The Rules Changed

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Sunday morning I decided to take the train into NYC to visit my boys. What a mistake. Not the visit but the method of transportation at that particular day and time. I didn’t realize it was a Yankees-home-game and that suburban families from upstate NY would be making the long journey with me. And I didn’t even bring headphones…

Toddlers cried incessantly and crawled all over the seats until their indulgent parents gave them their very expensive phones to play with… Men, way too old to still be wearing the names of other grown men on their Yankees jerseys and t-shirts, strutted around the aisles ‘replaying’ past Yankees highlights.

Look, I have nothing against America’s favorite pastime. I think it’s an overpriced day out but to each their own (the train ticket price alone was staggering for these families and I can only assume the stadium ticket price was well beyond my monthly car payment). 

But where was the ‘old time’ fun? I remember going to games with my parents and older brother. It didn’t bankrupt us and we needn’t bring our own food from home because it was mostly affordable. And actually keeping score was a skill we perfected after repeated attendance and something that made us feel like a part of the entire ballgame experience.

Somewhere along the lines the rules changed. Prices skyrocketed and manners plummeted. I wouldn’t bring a young child to a game today – they’d hear foul (pun intended) language; reek of warm, spilled beer and be exposed to a world of entitlement, rudeness and bad sportsmanship.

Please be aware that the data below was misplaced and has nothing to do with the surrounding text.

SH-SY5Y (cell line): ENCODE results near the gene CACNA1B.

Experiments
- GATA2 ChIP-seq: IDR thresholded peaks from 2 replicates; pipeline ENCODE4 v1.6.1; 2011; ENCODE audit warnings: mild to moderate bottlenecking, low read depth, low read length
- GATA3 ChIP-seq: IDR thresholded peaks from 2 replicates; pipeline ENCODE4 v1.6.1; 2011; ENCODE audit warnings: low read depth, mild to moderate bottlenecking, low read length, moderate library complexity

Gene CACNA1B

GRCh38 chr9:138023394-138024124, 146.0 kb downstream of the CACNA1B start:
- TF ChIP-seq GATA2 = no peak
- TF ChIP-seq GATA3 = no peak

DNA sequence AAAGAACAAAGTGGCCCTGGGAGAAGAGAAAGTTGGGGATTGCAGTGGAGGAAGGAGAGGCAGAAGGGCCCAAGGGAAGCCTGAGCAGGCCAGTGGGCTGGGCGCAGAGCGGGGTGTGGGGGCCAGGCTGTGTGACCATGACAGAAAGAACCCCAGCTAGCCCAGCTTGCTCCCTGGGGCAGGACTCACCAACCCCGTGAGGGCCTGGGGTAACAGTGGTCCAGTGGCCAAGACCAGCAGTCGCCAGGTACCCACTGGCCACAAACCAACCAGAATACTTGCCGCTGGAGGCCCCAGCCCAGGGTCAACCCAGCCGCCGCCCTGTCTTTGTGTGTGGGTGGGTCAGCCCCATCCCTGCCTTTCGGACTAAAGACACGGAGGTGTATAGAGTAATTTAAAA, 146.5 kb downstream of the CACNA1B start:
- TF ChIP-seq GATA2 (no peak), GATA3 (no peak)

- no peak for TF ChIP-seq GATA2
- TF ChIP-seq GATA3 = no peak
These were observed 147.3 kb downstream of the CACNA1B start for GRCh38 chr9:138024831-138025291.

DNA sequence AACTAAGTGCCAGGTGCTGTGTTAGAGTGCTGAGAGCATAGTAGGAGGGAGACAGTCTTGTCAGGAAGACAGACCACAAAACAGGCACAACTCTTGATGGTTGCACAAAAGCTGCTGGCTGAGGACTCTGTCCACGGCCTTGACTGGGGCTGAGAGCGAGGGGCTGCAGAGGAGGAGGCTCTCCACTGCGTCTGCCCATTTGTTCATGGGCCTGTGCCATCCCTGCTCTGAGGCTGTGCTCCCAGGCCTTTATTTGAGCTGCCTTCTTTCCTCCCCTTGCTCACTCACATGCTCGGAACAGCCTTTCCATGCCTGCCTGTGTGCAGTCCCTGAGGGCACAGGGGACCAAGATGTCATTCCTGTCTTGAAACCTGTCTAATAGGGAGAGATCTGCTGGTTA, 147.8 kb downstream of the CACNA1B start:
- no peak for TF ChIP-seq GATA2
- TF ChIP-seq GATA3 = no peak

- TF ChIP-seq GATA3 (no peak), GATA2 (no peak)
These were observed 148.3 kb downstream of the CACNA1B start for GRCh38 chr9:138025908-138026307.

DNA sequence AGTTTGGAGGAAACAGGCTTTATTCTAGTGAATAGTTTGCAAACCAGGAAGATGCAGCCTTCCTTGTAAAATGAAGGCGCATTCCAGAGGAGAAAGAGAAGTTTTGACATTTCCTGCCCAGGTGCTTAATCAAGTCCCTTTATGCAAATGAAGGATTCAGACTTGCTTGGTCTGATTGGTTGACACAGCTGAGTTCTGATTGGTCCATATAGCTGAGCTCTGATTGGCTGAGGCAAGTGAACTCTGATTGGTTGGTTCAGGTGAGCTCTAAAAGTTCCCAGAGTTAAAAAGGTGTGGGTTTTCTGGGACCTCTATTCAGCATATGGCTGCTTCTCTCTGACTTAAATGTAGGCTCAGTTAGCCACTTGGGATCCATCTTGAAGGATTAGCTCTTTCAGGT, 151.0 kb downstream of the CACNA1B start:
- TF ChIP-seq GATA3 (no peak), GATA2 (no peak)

But, hey, how else will they learn how to act on their own school turf?!

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Round Of Applause

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While reminiscing with my son a few weeks ago, I recalled various moments from his childhood that I realized he, sadly, had no recollection of. As young parents, we clap for and record and retell all our friends and family about every single accomplishment in our child’s life.

Some people use the New Year as an excuse to send out letters to their friends describing events that took place within their family in the previous year. It’s sort of like a ‘highlight reel’ but on paper.

I’ve listened to so many of my Dad’s dream sequences in the last year that I could write an entire 4 hour movie script and still have enough material left over to pen several sequels. The problem is, while he’s seeking an eager ear to listen to all his rantings, I’m looking for an escape route back to reality.

It’s one thing to create and recount memories but it’s a whole other thing to expect others to respond positively or enthusiastically about someone else’s life (or dreams – events that never even occurred).

So, feel free to clap every time a toddler blows a kiss or shows you how big he is… SOOO BIG. And, by all means, clap at your teenager’s school concert – even though some kids are singing or playing instruments out of tune. But don’t wait for that elusive round of applause after your latest rendition of dream works!